3. Atletico Madrid – £449million.  Built up over decades chasing the La Liga dream.  Some expensive acquisitions have got them to this point although a deal to sell their Vincente Calderon stadium is due soon to reduce this.

mestalla4. Valencia – £441million.  Up to their necks in it.  Their new stadium is only partly built as they still cannot find a buyer for the Mestalla.  Even the sale of prize asset David Villa will not even make a dent in this amount.

The Emirates5. Arsenal – £416million.  Poor deluded Gunners who think they are financially secure because of the stadium.  They borrowed £200m for its construction and now owe double that.  Wenger’s transfer inactivity is nothing to do with his prudence.  Failure to make the Champions League Group Stages will have a serious impact on them financially.

Nou Camp6. Barcelona – £384million*.  Despite being the best team in the world, and the highest average attendance, the club is in serious debt like the rest of them.

7. Chelsea – £339million.  Halved from the £701m last year but that is because £360million owed to owner Abramovich was converted into shares in Chelsea Village plc.  Peter Kenyon made some bold statements in the past that Chelsea would be profitable by 2010, and this is how – convert debt (and interest) to equity.

Stadio Olimpico 8. AS Roma – £330million.  The most indebted Italian club and one that has lurched from crisis to crisis.  Do not own their own stadium so cannot use that as a bargaining chip.  The Sensi family who own the club are being put under pressure to seriously reduce this amount.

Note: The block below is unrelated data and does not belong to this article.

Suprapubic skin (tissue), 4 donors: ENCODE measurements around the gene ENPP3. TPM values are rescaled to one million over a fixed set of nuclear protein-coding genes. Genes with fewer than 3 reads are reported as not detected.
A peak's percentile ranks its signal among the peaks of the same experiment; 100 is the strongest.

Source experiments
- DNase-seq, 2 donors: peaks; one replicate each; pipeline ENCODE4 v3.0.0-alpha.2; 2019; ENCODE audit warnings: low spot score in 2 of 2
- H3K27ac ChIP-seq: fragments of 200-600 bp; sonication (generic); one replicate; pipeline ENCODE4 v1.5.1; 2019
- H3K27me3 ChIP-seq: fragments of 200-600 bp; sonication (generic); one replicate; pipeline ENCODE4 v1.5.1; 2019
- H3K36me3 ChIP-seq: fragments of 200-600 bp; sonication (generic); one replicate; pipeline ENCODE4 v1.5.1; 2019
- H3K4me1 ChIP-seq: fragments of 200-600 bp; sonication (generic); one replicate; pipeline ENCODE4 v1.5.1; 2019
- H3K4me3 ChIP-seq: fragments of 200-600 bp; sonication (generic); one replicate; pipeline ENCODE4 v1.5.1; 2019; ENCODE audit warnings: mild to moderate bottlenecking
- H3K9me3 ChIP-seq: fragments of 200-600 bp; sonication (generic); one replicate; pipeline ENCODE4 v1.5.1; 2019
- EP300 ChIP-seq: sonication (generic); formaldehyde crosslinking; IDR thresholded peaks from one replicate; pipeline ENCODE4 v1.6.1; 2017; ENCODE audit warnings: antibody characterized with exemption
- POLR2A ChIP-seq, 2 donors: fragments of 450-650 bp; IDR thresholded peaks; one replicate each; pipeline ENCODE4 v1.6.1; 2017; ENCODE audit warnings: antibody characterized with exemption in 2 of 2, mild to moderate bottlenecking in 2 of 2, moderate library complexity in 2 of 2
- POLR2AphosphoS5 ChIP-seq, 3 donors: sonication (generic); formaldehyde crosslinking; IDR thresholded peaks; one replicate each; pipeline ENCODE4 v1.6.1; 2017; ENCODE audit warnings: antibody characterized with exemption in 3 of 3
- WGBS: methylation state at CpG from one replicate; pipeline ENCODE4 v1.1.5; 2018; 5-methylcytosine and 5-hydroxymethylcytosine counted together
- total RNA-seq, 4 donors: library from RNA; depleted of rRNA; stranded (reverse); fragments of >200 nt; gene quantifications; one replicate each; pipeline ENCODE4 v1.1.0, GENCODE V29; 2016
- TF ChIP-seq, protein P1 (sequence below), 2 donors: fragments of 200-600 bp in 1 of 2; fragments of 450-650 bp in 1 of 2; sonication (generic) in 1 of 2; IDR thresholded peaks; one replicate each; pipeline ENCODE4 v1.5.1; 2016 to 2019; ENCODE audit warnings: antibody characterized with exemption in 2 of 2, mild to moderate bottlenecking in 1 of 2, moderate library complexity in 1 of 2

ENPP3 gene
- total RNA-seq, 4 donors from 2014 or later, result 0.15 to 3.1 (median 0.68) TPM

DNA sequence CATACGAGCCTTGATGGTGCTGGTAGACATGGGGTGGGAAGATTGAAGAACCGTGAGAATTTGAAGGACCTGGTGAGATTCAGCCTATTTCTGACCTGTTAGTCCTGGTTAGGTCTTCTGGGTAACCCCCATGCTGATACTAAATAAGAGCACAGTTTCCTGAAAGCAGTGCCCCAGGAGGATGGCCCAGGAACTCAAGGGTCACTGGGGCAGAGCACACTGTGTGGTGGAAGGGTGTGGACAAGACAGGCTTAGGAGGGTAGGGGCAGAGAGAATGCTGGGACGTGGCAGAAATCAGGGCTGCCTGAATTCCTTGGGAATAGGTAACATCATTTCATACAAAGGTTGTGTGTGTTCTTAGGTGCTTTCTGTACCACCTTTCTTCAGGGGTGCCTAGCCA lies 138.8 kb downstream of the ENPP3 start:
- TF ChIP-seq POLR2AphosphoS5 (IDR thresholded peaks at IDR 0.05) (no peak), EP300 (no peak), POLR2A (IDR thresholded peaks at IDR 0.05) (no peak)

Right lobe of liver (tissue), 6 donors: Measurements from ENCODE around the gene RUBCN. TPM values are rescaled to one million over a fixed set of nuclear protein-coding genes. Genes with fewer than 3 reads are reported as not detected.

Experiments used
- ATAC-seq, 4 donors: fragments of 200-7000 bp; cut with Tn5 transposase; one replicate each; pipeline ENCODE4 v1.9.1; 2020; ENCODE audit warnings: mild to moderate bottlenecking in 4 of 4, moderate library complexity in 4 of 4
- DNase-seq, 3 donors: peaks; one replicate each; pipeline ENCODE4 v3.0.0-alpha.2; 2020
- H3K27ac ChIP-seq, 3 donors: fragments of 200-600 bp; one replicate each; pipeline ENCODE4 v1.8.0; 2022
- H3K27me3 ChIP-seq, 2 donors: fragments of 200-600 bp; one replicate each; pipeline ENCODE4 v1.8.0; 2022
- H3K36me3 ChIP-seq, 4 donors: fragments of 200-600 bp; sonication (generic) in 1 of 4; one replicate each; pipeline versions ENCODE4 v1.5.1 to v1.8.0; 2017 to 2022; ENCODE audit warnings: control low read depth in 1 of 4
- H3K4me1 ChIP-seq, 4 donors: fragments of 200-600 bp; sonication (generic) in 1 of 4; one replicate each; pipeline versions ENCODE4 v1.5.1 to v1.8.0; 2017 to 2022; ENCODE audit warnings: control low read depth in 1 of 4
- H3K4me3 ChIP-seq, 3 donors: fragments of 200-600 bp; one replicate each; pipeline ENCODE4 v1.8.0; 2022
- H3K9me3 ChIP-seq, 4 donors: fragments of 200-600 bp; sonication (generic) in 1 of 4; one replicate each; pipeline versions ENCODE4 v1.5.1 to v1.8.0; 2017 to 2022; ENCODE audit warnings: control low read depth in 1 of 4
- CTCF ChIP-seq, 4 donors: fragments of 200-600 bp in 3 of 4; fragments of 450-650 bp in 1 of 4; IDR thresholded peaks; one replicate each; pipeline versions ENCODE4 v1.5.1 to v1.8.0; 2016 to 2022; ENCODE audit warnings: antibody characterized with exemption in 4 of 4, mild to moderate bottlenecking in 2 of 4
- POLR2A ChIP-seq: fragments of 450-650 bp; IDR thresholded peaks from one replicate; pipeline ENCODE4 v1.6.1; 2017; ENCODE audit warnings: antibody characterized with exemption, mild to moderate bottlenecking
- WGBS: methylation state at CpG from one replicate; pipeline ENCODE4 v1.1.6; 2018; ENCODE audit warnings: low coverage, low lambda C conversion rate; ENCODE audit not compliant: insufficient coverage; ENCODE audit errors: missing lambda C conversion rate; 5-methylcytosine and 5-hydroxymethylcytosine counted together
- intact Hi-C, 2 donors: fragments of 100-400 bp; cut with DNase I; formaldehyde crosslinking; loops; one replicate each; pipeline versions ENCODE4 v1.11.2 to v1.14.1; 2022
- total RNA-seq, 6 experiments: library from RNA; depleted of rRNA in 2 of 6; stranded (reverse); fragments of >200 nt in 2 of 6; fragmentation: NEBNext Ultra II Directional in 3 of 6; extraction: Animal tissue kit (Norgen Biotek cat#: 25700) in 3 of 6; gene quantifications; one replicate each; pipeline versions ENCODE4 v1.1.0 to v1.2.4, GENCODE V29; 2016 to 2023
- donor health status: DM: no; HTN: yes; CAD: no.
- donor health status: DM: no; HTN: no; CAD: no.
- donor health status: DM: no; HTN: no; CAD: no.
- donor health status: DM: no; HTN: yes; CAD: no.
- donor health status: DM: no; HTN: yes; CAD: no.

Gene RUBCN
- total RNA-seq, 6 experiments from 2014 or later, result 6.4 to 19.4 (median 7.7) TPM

Liverpool9. Liverpool – £313million.  And you wonder why the stadium project is so slow to start.  Neither Gillett or Hicks is prepared to dig deeper into their own pockets considering they still owe so much.

10. Deportivo La Coruna – £257million*.  Remember La Coruna?  Tried to challenge the big two a few years back, reached the Champions League semi-final?  Sounds a bit like Leeds United really, but far far more serious.  Now light years behind on the pitch and limited commercial opportunities off the pitch.

11. Villarreal – £210million*. The latest Spanish club to try and break the big two.  Some success so far but at what price?

12. Fulham – £197million.  A surprise to many to be so high up on a global football list, but Mohamed Al-Fayed has ploughed in over £174million into the club in over a decade which will need to be paid back at some point we would think.  The real estate value of Craven Cottage is undoubtably worth more than the overall debt though.